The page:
Chen Xiaowang says that peng jin is like revving the engine of a car. If you lift the car off the ground and rev the engine, the car goes nowhere. Put it down so that it connects to the ground and it has power.
Establishing the ground path is a skill I learned from a two or three people I respect in the internal arts -- Mike Sigman, and Jim and Angela Criscimagna. Sigman was one of the first to really drive these skills home, and as a thank-you, much of the tai chi community flamed him for it, because they hadn't been taught these skills (particularly the "softer" tai chi practitioners) so they couldn't imagine that their teachers hadn't taught them the Real Thing.
In Chen tai chi, the most important skill is to maintain peng at all times -- an outward expansiveness in your body structure and movement. Peng jin is part of every movement and each of the tai chi "energies."
But peng is dependent on the ground path, so those are two of the first things that I teach, both in-person, on DVD and online.
One of the Internal Strength exercises that I teach is to maintain the ground path and peng jin while walking. When I first began studying these skills, and someone told me I needed to maintain it while walking forward, I didn't see how it was possible.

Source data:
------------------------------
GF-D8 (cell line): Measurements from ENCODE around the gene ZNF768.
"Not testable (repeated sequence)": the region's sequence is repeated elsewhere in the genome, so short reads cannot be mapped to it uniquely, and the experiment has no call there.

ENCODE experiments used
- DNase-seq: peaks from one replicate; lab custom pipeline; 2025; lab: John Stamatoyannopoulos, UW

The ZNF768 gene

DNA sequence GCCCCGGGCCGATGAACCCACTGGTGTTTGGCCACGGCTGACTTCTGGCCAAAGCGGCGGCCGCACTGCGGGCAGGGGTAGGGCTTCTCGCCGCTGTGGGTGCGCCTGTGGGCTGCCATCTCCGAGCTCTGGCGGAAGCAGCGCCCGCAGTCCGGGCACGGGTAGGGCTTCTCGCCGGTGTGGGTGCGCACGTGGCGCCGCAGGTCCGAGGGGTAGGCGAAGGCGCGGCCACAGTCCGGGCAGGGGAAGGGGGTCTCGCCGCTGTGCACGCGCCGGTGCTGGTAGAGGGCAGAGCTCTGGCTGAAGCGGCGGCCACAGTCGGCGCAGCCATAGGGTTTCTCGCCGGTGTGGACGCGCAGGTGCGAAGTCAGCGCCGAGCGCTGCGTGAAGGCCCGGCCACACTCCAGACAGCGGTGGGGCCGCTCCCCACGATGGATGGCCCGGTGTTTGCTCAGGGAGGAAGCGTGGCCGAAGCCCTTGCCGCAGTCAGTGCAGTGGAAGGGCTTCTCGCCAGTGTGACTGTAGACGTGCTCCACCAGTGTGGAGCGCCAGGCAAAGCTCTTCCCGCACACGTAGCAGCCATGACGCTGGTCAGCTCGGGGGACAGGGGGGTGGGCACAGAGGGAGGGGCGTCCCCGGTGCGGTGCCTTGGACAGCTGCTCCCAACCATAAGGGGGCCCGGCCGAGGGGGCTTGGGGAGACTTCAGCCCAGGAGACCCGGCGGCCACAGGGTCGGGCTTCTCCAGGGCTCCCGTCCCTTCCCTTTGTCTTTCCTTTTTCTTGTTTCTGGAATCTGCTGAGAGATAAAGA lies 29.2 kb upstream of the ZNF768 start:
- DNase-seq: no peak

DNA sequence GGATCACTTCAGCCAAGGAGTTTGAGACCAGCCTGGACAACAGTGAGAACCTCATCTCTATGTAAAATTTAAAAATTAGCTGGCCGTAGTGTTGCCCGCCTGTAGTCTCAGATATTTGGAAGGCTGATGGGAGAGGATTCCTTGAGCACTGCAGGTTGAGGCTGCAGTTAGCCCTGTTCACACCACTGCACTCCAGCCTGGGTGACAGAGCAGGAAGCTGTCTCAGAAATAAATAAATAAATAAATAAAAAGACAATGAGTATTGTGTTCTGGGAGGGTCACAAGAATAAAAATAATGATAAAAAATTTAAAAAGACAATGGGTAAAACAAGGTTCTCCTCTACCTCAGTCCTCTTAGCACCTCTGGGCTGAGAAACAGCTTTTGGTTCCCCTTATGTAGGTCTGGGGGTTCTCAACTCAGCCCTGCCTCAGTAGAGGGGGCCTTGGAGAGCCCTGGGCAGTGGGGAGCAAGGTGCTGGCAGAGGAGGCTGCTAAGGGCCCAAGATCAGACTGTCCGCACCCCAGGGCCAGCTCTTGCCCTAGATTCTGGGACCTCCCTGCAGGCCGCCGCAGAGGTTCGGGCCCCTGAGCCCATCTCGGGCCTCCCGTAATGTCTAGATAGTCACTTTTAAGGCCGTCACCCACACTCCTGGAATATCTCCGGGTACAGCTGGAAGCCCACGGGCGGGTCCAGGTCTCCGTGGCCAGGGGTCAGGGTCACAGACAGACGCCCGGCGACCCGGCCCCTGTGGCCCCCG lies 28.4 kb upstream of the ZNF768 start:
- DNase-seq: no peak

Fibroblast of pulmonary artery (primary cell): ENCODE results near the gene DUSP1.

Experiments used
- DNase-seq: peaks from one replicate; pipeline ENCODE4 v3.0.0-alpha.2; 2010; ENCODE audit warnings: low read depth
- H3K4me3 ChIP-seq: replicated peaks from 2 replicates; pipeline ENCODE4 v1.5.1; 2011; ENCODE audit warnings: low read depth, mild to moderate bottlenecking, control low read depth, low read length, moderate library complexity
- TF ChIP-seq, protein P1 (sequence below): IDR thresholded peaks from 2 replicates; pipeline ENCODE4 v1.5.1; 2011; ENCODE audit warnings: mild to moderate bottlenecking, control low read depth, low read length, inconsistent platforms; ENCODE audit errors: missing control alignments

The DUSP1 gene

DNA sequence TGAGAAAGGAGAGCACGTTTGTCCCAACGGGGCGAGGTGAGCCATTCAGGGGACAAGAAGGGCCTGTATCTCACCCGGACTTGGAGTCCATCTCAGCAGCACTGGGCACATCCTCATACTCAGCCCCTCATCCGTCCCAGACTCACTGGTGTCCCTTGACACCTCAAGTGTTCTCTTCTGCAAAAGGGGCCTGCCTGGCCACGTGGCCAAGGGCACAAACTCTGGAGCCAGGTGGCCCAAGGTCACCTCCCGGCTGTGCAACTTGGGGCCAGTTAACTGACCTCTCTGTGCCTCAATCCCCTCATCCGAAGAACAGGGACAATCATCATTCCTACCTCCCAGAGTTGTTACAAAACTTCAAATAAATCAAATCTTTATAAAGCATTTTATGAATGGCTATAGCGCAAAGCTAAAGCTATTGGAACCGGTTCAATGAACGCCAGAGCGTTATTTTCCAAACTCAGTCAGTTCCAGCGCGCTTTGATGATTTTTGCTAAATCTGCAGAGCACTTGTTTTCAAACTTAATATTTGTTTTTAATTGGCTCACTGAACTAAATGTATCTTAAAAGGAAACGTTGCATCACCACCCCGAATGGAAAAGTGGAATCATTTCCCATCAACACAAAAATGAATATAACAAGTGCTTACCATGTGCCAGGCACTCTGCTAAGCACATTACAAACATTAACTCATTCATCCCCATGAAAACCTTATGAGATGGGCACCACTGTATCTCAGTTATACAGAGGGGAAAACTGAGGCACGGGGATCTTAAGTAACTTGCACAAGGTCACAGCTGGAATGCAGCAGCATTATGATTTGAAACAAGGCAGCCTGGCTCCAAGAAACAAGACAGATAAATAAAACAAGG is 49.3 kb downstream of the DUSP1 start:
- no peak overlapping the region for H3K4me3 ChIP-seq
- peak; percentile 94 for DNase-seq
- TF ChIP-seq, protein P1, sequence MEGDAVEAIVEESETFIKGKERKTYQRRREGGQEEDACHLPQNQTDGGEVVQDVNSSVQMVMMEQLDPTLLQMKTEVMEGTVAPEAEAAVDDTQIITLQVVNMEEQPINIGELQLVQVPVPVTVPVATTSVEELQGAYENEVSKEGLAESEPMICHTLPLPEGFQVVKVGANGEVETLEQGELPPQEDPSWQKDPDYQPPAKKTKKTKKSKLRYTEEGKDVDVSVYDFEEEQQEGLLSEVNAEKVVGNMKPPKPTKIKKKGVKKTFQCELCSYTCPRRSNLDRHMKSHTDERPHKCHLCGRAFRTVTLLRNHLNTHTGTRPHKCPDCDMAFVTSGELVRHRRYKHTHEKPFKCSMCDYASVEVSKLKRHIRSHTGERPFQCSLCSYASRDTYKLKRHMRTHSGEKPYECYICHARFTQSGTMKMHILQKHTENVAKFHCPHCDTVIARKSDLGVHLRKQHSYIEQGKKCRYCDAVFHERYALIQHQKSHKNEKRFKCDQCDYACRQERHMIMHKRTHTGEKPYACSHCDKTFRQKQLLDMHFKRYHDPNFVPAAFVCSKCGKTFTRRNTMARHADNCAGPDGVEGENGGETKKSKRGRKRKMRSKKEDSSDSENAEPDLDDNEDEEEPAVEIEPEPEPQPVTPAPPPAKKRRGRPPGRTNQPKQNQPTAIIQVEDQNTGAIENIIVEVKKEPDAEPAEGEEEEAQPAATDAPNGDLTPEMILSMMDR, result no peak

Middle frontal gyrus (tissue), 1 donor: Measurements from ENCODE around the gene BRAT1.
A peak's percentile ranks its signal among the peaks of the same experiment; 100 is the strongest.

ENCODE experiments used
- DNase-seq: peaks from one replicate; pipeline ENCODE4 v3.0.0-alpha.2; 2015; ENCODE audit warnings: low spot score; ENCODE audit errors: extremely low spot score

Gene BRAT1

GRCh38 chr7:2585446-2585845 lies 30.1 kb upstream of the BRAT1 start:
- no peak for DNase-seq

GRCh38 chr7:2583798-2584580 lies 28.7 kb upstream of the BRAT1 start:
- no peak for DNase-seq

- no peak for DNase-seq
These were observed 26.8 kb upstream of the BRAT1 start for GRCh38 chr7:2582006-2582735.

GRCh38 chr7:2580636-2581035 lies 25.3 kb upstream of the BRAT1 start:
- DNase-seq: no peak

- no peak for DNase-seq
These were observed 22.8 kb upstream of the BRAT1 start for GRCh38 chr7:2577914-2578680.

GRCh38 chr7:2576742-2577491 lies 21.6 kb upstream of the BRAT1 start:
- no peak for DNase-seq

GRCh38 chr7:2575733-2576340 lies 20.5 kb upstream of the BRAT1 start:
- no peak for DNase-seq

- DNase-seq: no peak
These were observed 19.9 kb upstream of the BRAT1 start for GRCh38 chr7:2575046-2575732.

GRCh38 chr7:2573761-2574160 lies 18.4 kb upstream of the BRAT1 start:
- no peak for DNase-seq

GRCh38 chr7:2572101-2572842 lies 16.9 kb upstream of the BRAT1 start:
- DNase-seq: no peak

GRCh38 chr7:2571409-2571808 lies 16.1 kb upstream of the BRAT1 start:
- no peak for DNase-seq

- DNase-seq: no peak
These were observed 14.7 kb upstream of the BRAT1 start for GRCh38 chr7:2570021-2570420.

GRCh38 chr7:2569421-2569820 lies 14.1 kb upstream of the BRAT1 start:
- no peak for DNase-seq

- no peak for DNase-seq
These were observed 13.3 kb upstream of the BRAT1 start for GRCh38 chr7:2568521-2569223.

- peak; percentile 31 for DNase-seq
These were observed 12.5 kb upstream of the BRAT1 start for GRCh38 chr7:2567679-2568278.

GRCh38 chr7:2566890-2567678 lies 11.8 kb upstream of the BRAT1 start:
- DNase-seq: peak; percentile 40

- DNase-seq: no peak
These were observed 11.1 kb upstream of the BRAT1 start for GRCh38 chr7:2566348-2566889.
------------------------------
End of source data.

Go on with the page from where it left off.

There is an exercise on the Internal Strength DVD (and on my membership site) that helps you begin to do this. Here's how it's done:
1. A partner pushes slightly on your chest. You ground the push.
2. You begin walking forward as your partner walks backward, maintaining the pushing pressure on your chest.
If you lose the ground, your partner will feel it "break."
Here are a couple of tips. Relax. Sink your weight (also known as "energy"). Keep your hips tucked as you move. That's very important, because we have the tendency to stick our butts out when we walk.
Remain level. Don't bounce up and down as you walk. Connect with the ground before you begin walking. For example, you stand with your right leg forward and your partner pushes you slightly. You ground it through the left foot, sink and push forward with the left leg, but switch the ground path to the right leg as you go forward.
This isn't easy at first, so keep trying. Eventually you'll understand. You'll feel the pressure of the slight push be maintained throughout your stepping. You won't feel your partner's pressure lessening or disengaging.
Just like all the skills you need for the internal arts, it isn't magical -- it isn't mystical -- it's physical.